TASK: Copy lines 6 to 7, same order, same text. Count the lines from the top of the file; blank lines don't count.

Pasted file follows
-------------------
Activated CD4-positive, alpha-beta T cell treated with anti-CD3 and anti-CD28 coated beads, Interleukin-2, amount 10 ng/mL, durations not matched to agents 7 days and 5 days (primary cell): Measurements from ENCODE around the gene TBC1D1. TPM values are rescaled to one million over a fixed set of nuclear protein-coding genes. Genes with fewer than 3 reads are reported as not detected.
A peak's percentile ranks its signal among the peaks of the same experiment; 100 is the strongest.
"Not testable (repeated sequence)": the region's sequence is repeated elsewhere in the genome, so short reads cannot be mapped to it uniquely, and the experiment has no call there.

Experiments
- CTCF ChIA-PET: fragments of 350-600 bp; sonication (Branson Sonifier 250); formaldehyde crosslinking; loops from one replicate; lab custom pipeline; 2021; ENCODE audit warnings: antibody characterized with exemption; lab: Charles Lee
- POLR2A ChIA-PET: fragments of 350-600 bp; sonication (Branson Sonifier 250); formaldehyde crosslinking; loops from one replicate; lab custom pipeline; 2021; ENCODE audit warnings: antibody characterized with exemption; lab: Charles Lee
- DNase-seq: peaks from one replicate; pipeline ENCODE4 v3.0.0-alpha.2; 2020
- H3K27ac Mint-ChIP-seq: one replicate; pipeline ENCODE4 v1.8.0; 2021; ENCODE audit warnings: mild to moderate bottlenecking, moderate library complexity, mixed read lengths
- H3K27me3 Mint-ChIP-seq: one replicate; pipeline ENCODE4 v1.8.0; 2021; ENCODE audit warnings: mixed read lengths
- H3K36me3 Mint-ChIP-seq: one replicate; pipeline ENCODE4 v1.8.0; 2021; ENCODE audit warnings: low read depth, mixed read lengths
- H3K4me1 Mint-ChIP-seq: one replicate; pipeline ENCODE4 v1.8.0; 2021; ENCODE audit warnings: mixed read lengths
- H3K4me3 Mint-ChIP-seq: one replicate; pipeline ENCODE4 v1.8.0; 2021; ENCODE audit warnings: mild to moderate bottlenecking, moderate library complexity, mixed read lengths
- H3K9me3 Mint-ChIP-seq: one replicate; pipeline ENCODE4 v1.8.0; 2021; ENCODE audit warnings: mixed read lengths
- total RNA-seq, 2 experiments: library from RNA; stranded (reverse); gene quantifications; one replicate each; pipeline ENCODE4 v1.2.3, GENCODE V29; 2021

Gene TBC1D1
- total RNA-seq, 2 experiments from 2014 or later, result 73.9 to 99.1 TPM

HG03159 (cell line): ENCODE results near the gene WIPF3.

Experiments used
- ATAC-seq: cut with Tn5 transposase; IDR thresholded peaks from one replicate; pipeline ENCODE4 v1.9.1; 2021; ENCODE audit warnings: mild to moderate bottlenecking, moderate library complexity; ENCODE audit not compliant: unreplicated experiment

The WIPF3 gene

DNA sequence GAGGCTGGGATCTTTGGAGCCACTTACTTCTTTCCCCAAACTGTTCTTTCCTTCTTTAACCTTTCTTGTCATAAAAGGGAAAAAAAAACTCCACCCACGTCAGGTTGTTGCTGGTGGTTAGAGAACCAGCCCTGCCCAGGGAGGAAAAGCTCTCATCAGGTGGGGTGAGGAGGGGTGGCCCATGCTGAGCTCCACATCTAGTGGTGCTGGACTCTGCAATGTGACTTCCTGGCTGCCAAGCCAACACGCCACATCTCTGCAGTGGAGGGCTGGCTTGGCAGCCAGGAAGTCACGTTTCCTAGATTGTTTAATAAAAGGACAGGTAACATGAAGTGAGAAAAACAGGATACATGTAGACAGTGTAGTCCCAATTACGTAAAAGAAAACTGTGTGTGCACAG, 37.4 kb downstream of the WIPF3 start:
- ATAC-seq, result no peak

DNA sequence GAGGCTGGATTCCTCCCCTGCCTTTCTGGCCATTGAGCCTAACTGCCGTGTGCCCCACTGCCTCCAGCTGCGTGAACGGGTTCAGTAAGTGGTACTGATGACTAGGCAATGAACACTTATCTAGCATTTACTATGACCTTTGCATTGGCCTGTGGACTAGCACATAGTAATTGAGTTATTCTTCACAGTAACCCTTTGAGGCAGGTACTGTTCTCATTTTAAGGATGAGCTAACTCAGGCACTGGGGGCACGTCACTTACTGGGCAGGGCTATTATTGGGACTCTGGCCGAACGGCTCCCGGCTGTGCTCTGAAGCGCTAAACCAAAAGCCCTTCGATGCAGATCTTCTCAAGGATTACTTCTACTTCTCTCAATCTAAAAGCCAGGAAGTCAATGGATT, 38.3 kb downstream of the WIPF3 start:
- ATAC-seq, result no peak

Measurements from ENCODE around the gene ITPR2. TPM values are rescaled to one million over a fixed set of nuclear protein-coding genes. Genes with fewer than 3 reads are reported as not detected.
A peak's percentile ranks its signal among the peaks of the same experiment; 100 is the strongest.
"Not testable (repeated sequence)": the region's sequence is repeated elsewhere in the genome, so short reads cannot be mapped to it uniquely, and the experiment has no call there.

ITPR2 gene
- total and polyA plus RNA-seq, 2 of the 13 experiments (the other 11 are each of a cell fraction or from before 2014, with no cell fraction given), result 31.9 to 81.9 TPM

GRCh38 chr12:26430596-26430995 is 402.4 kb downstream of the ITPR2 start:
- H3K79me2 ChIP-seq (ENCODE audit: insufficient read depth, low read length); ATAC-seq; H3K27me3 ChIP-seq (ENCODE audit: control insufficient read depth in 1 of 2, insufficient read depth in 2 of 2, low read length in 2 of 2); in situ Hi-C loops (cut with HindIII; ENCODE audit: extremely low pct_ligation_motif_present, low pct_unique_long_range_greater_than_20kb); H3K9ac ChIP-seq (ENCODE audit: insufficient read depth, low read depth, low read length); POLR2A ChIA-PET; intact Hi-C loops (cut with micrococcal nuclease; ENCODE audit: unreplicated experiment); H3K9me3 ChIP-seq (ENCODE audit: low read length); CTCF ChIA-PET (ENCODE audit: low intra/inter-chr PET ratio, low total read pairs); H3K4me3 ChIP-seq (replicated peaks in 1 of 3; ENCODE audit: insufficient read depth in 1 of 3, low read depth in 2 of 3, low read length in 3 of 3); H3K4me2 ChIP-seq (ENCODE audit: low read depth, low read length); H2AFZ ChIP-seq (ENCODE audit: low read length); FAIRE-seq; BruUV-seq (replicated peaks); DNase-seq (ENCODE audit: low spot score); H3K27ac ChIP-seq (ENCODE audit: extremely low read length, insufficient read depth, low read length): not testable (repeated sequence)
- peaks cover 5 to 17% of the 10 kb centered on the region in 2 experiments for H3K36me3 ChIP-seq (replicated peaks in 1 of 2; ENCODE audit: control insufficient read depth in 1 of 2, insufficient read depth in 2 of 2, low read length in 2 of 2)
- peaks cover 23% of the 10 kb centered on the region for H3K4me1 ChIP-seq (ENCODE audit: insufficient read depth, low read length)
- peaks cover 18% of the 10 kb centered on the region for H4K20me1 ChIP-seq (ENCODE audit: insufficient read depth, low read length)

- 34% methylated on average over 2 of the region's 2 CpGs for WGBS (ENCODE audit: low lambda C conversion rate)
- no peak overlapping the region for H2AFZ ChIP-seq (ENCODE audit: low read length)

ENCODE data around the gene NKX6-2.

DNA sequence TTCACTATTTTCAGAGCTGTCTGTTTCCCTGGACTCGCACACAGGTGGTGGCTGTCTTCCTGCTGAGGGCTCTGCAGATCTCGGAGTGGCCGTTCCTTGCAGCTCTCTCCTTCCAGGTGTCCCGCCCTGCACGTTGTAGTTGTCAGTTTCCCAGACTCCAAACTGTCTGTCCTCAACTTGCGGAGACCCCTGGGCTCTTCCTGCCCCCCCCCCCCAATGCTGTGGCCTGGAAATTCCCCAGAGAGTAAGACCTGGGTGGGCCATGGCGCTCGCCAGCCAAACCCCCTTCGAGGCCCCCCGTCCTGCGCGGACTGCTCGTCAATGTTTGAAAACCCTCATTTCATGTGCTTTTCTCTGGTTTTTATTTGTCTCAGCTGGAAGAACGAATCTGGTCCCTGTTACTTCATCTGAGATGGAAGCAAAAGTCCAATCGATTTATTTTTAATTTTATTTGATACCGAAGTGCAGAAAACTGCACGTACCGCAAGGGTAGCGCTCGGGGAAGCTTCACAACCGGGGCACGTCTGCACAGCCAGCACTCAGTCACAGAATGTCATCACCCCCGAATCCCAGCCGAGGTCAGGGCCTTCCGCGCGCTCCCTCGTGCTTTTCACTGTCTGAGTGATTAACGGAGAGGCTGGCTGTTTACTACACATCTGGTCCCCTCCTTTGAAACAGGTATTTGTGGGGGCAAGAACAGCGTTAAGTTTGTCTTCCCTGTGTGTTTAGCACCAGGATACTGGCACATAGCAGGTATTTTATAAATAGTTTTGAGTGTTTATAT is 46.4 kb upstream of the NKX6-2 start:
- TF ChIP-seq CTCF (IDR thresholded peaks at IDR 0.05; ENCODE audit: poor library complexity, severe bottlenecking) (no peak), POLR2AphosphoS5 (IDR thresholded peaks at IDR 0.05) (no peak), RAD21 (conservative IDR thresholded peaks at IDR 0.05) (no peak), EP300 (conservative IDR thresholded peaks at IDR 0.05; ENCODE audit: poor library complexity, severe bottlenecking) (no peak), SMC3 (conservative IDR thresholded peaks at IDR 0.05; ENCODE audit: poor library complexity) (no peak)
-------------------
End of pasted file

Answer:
- POLR2A ChIA-PET: fragments of 350-600 bp; sonication (Branson Sonifier 250); formaldehyde crosslinking; loops from one replicate; lab custom pipeline; 2021; ENCODE audit warnings: antibody characterized with exemption; lab: Charles Lee
- DNase-seq: peaks from one replicate; pipeline ENCODE4 v3.0.0-alpha.2; 2020